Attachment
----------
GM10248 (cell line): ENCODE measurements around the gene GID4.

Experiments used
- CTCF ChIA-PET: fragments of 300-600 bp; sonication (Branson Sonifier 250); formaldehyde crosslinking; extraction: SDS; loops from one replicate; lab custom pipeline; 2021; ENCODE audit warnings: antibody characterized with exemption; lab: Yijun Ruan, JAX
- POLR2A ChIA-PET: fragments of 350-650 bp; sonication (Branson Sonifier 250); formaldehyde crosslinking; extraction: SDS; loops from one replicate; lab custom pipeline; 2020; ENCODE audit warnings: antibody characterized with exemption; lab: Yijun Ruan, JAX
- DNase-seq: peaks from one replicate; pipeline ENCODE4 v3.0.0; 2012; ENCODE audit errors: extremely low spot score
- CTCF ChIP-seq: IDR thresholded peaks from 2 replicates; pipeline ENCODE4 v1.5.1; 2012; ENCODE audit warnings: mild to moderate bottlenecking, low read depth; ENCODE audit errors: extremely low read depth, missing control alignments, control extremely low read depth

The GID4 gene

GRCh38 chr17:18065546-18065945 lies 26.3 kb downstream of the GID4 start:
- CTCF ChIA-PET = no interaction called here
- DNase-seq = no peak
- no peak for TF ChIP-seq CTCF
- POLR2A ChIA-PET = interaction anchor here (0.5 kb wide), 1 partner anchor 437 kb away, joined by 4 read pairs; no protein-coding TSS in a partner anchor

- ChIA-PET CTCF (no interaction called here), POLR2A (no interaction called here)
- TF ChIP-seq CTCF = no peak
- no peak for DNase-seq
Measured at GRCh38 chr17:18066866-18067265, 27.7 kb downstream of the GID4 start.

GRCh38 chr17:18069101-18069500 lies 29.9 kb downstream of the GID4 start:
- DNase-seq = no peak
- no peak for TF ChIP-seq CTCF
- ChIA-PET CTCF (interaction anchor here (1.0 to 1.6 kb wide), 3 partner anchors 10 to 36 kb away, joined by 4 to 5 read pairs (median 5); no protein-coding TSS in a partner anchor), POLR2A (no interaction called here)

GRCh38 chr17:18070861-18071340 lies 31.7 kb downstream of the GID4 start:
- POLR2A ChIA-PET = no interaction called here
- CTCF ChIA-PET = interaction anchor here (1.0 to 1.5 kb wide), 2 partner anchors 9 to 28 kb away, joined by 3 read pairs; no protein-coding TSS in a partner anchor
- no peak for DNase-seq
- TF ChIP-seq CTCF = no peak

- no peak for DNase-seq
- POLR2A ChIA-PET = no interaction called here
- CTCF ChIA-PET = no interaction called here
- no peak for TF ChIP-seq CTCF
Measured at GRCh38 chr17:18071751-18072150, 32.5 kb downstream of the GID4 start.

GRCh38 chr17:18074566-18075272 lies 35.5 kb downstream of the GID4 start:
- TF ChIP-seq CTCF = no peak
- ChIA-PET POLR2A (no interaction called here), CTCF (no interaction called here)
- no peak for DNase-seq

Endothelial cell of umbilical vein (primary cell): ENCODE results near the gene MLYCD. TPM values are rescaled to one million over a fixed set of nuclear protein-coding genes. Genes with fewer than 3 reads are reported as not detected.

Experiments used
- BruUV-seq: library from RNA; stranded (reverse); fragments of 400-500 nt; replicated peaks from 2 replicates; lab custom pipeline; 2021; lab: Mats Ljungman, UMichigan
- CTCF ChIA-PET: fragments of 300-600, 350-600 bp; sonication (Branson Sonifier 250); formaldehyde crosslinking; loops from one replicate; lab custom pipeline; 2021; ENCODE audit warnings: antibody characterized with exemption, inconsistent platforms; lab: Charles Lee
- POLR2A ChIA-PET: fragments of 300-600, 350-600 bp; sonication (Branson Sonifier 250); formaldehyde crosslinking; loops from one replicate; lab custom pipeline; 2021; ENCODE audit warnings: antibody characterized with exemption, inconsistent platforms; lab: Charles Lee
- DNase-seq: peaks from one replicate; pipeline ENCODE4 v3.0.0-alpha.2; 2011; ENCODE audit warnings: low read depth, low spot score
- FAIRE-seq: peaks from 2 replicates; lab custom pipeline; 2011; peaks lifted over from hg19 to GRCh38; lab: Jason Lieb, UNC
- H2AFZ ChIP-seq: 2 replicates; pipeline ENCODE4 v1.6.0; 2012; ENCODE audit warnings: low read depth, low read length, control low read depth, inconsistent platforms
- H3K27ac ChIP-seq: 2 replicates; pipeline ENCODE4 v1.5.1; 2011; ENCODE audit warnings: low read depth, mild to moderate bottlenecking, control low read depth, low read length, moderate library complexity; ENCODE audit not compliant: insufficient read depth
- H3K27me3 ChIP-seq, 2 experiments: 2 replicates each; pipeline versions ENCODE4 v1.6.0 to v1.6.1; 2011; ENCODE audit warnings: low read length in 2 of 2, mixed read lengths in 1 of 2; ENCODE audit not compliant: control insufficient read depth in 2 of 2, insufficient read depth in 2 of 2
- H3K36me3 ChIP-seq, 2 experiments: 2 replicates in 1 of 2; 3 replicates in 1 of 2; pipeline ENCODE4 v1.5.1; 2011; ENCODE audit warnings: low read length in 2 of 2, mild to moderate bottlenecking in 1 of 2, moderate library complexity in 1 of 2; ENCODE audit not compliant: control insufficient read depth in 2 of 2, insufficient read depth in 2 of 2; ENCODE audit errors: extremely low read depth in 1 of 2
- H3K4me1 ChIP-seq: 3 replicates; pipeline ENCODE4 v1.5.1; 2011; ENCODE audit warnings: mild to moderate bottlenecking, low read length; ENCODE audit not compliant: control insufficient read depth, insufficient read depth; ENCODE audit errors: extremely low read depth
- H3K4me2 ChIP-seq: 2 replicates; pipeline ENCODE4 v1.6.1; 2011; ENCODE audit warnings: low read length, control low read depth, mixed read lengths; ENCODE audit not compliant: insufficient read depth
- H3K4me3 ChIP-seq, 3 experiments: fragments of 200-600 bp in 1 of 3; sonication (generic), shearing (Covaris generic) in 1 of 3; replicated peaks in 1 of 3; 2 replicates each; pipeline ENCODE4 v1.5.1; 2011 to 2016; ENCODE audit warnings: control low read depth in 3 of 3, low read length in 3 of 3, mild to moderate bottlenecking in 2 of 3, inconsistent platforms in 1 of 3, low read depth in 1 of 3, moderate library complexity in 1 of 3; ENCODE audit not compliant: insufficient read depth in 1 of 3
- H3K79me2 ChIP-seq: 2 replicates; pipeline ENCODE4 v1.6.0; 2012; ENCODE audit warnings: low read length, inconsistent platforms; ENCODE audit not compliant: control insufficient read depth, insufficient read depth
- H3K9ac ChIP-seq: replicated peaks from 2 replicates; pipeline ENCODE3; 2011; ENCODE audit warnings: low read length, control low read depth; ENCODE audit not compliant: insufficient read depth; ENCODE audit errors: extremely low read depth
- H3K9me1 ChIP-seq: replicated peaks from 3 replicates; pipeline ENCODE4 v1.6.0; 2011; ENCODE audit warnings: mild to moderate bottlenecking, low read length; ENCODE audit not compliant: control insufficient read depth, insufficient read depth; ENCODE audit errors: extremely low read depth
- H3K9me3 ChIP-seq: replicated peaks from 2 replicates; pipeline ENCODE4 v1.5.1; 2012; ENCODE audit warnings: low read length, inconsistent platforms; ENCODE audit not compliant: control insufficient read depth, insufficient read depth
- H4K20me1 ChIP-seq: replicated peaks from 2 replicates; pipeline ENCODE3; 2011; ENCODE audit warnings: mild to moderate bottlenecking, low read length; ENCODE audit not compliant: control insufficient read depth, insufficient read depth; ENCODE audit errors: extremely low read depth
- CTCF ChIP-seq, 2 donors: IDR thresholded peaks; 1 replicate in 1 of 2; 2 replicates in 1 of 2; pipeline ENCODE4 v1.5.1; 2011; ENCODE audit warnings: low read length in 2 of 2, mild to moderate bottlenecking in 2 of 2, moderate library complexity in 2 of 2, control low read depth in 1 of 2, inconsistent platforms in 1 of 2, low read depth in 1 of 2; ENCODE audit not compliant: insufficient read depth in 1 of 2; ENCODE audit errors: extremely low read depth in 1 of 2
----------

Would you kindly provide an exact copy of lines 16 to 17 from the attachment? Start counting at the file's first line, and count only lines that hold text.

Measured at GRCh38 chr17:18066866-18067265, 27.7 kb downstream of the GID4 start.

GRCh38 chr17:18069101-18069500 lies 29.9 kb downstream of the GID4 start: